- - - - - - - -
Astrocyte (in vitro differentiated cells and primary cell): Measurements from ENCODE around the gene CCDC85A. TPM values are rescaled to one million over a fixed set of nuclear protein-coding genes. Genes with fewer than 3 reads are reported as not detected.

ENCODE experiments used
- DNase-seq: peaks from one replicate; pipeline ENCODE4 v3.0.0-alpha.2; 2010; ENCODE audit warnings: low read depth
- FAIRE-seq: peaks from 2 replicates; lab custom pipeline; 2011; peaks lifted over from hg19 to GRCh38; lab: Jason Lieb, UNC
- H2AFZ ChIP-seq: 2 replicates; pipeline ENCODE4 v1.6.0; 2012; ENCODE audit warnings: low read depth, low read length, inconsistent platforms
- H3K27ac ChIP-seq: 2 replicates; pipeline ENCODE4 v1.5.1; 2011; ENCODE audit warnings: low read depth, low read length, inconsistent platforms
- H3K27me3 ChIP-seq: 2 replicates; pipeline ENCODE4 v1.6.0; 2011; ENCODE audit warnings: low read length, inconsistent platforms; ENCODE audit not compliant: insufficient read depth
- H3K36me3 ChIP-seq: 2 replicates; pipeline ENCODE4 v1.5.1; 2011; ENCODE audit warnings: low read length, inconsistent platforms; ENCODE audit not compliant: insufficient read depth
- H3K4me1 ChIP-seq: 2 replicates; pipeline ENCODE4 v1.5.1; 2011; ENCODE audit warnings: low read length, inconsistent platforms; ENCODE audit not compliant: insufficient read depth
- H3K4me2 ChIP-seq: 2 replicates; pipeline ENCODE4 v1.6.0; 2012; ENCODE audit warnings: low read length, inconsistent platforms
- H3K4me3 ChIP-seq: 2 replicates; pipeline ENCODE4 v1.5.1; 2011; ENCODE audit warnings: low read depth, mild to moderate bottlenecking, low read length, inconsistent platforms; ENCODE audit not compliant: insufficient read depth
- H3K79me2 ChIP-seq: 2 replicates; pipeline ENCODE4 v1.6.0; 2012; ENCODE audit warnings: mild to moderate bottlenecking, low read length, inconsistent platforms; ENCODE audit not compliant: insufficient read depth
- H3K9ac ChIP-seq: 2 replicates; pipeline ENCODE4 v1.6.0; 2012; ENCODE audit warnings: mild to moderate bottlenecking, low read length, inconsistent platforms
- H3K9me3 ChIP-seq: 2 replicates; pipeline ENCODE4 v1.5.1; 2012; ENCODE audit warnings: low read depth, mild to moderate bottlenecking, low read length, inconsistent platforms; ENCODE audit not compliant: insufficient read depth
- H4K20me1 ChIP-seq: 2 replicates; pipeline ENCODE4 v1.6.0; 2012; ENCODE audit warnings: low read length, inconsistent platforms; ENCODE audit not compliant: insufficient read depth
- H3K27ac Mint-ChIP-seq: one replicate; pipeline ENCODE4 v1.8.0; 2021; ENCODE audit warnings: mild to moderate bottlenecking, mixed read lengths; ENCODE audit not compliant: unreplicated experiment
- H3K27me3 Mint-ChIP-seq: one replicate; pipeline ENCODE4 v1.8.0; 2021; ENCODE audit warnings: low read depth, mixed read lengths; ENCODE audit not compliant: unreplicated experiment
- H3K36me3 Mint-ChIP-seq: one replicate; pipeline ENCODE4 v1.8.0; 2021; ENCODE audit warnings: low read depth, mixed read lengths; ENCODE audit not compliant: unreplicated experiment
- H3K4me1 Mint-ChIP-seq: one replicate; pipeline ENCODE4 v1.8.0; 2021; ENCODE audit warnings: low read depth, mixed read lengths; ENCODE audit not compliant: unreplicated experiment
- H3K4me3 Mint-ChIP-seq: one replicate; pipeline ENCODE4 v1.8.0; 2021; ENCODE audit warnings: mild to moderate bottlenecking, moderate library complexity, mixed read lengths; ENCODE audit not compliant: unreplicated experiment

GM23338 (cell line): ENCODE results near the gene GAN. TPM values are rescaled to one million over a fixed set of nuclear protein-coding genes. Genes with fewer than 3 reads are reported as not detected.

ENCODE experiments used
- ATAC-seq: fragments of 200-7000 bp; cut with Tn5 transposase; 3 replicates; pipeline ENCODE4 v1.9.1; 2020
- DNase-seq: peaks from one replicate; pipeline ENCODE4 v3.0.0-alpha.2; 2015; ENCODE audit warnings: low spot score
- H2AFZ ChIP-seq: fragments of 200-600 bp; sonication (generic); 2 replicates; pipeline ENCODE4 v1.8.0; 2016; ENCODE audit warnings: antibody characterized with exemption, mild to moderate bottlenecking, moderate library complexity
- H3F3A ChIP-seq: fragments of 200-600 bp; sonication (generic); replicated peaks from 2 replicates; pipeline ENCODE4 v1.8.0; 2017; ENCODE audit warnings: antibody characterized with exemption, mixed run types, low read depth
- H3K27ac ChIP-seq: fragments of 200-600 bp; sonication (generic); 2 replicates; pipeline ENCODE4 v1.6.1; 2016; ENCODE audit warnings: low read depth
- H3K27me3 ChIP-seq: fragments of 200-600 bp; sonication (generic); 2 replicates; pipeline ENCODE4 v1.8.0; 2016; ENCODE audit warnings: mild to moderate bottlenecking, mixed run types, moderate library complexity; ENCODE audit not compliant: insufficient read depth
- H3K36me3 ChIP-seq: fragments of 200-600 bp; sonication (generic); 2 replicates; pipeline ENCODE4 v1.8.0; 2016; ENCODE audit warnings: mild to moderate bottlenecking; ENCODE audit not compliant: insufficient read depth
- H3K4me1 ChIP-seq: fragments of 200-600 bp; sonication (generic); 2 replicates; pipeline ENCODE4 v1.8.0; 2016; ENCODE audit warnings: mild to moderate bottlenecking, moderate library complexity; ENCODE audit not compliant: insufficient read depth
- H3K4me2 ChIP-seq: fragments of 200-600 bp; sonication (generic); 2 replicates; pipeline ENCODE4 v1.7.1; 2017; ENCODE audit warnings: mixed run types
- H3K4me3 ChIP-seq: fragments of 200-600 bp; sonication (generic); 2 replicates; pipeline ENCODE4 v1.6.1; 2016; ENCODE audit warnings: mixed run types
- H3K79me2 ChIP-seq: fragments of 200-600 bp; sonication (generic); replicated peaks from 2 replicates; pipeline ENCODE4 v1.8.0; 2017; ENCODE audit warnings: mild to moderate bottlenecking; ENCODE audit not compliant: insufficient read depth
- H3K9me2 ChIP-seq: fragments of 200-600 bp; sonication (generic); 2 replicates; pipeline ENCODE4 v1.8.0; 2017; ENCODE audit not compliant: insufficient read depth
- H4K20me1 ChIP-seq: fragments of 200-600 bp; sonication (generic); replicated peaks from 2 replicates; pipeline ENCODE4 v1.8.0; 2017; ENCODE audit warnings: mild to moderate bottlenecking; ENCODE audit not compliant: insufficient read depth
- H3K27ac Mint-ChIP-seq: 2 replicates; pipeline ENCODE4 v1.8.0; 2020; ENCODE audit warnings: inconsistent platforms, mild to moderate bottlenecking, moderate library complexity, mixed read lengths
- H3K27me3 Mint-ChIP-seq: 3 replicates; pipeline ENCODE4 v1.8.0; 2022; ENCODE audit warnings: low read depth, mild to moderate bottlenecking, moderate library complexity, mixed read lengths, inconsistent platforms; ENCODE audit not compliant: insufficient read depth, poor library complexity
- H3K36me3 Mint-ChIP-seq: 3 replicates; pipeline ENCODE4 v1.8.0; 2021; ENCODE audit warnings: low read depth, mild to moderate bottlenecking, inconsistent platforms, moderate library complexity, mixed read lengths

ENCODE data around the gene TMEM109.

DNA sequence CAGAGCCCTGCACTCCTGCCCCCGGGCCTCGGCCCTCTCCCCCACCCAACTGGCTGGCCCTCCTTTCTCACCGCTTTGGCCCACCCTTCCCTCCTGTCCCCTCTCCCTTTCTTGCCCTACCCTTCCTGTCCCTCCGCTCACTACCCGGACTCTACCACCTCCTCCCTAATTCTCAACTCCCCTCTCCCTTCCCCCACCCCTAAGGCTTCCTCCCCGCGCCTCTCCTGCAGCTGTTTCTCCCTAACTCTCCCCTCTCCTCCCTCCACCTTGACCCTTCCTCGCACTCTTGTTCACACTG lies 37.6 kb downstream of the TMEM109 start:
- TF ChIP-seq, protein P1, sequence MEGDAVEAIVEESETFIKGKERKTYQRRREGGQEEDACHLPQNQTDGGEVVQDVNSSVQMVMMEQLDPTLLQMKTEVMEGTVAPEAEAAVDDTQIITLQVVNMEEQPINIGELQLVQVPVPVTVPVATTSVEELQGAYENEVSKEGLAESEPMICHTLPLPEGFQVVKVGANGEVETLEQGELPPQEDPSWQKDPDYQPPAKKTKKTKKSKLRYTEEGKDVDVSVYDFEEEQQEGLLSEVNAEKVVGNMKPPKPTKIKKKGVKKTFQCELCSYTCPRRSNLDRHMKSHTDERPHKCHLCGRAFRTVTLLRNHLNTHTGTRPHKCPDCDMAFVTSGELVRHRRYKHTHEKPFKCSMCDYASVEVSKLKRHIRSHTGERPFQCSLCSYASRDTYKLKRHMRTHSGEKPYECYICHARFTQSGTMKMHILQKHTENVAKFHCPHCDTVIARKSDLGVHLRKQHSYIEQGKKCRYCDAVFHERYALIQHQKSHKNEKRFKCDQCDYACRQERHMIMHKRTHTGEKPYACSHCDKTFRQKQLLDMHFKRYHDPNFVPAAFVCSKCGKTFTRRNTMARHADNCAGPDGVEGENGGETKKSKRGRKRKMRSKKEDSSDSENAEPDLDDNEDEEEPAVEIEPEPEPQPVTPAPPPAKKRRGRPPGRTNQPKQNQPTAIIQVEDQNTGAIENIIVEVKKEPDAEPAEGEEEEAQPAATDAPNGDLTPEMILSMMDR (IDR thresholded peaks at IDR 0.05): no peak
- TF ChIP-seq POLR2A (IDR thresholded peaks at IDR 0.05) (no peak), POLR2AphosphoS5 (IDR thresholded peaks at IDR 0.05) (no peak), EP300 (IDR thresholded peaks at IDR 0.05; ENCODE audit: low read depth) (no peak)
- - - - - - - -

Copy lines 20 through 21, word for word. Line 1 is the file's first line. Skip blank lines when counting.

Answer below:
- H3K4me3 Mint-ChIP-seq: one replicate; pipeline ENCODE4 v1.8.0; 2021; ENCODE audit warnings: mild to moderate bottlenecking, moderate library complexity, mixed read lengths; ENCODE audit not compliant: unreplicated experiment

GM23338 (cell line): ENCODE results near the gene GAN. TPM values are rescaled to one million over a fixed set of nuclear protein-coding genes. Genes with fewer than 3 reads are reported as not detected.